gEDA/gaf Switcap Symbols and Netlister

by: Dan McMahill

This document is released under GFDL

April 13th, 2003

Overview

This document describes the symbol library and gnetlist backend which supports driving SWITCAP simulations from the gEDA/gaf system. SWITCAP is a switched capacitor circuit simulator available from Columbia University. It is used in many classroom and research environments. One drawback to SWITCAP is the lack of a freely available schematic capture frontend. The gEDA/gaf SWITCAP symbol library and gnetlist backend tries to fill that gap.
The basic steps involved with using gEDA as the frontend for SWITCAP simulations are:

  1. Create schematics of the circuit.
  2. Create an analysis file.
  3. Extract the netlist.
  4. Run the SWITCAP simulation.
  5. Run sw2asc to extract the results.
  6. View the results with gwave.

Requirements

You will need the following programs to be installed:

  1. A recent version of gEDA/gaf. To see if your version is recent enough, see if the directory $prefix/share/gEDA/sym/switcap exists. $prefix is the installation prefix for gEDA on your system.
  2. SWITCAP. The executable is usually called sw. If you do not have SWITCAP available on your system, you will need to contact Columbia University to obtain a copy. The gEDA/gaf SWITCAP support was tested with SWITCAP Version A.5R Release 21-Sep-87.
  3. Although it is optional, you may wish to install a tool which can be used for plotting the output data. SWITCAP produces both ASCII data listings as well as ugly ASCII plots (note the release date of the version of SWITCAP used). Suitable tools are:
    1. Gwave. Gwave is an analog waveform viewer. It is fairly basic, but easy to use, includes cursors, and has zoom/pan features. See http://www.geda-project.org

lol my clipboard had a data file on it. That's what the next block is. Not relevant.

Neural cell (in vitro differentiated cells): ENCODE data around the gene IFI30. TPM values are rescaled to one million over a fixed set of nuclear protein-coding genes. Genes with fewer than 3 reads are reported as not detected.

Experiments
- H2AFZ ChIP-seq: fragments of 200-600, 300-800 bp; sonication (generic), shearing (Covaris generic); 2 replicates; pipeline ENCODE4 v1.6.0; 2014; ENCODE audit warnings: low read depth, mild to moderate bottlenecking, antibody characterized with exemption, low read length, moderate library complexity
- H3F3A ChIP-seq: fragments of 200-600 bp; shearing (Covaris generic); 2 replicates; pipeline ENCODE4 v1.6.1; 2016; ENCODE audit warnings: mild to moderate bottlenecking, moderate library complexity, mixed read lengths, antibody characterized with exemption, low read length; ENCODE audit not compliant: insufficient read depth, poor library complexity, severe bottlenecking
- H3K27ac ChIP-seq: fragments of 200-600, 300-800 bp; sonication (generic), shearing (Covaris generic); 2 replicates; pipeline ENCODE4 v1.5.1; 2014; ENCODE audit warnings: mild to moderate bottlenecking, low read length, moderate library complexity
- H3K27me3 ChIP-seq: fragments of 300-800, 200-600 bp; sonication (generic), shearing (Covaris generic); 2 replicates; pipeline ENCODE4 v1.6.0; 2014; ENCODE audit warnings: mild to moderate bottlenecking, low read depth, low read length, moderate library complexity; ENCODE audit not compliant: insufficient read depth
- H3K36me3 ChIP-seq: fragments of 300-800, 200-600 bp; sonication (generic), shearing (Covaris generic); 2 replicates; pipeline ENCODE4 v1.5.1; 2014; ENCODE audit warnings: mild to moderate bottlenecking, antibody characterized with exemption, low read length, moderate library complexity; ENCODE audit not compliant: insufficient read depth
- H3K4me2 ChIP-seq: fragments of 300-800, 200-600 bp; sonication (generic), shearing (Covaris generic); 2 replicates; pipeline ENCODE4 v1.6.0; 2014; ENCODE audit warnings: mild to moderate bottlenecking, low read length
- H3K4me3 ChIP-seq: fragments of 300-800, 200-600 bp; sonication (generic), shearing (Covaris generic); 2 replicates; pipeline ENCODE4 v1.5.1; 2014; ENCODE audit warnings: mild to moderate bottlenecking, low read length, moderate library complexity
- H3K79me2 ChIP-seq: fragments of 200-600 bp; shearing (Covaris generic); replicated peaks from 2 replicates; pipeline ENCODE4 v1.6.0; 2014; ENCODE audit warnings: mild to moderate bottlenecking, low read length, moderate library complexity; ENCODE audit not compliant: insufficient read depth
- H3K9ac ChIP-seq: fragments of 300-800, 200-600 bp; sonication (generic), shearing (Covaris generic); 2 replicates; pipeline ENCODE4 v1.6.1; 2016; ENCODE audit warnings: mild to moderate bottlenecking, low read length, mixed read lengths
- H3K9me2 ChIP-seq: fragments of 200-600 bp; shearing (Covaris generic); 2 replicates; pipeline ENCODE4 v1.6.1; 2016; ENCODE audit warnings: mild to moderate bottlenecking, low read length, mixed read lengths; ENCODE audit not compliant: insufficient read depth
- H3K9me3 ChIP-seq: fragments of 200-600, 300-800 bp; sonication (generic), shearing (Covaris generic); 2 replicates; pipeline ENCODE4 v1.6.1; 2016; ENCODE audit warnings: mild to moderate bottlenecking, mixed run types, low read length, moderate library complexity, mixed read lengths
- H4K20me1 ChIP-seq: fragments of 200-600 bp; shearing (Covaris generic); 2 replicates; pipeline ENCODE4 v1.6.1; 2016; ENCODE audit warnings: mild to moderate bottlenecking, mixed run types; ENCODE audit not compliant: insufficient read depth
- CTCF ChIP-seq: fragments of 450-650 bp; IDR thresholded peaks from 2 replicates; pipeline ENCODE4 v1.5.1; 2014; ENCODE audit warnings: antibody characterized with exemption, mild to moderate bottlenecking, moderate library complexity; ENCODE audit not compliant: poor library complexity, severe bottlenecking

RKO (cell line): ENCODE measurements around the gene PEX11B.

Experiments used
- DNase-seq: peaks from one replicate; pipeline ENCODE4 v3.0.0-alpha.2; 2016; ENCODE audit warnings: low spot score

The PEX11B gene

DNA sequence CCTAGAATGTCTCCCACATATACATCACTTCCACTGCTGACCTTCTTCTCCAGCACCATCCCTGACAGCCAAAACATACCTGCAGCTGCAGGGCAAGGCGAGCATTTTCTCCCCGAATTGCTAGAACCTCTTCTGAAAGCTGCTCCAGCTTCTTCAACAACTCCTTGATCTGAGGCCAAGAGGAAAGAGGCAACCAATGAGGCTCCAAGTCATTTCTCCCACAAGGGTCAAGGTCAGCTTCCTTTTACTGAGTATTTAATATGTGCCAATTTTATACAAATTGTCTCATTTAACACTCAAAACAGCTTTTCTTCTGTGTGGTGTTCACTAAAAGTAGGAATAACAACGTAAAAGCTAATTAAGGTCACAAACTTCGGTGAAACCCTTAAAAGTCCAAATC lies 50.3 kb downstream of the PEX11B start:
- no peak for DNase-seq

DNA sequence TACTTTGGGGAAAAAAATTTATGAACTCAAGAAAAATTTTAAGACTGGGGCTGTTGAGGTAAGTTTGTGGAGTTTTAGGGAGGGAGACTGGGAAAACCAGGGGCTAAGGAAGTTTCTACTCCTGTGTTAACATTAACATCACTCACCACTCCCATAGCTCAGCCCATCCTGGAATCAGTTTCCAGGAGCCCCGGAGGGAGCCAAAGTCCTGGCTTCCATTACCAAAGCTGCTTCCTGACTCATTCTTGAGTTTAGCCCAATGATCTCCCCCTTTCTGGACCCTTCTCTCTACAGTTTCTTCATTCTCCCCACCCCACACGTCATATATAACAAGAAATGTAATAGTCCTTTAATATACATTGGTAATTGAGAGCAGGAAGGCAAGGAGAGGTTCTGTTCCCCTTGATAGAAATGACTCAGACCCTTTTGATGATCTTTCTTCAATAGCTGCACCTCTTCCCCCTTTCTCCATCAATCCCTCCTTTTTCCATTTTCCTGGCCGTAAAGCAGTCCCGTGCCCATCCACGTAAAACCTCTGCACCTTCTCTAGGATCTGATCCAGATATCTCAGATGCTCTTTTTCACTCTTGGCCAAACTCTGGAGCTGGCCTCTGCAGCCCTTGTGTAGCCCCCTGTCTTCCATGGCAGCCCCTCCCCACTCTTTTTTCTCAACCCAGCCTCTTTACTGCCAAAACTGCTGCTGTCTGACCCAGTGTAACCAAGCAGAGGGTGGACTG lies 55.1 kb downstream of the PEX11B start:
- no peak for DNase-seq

2. Scilab. Similar to matlab. Powerful, but no cursors or panning. See http://www-rocq.inria.fr/scilab
    3. Octave. Similar to matlab. See http://www.octave.org

Creating Schematics

Required Symbols

This section assumes you are familiar with using gschem to create and edit schematics. SWITCAP netlisting is only supported for the components contained in the SWITCAP symbol library as well as the ground symbol found in the 'power' library which comes with gEDA. All allowed SWITCAP elements except for subcircuits are supported. You must include the following elements on your schematic:

  1. One instance of the switcap-timing symbol. This symbol will set the master clock period for your simulations.
  2. One or more instances of the switcap-clock symbol. This symbol defines a clock with a particular phase and period. The reference designator of the clock symbol is used by the switches to set what phase they switch on.
  3. One or more instances of the switcap-analysis symbol. This symbol defines an analysis by specifying a file to include in the SWITCAP netlist. By including multiple instances of this symbol, multiple analysis files may be included.

Optional Symbols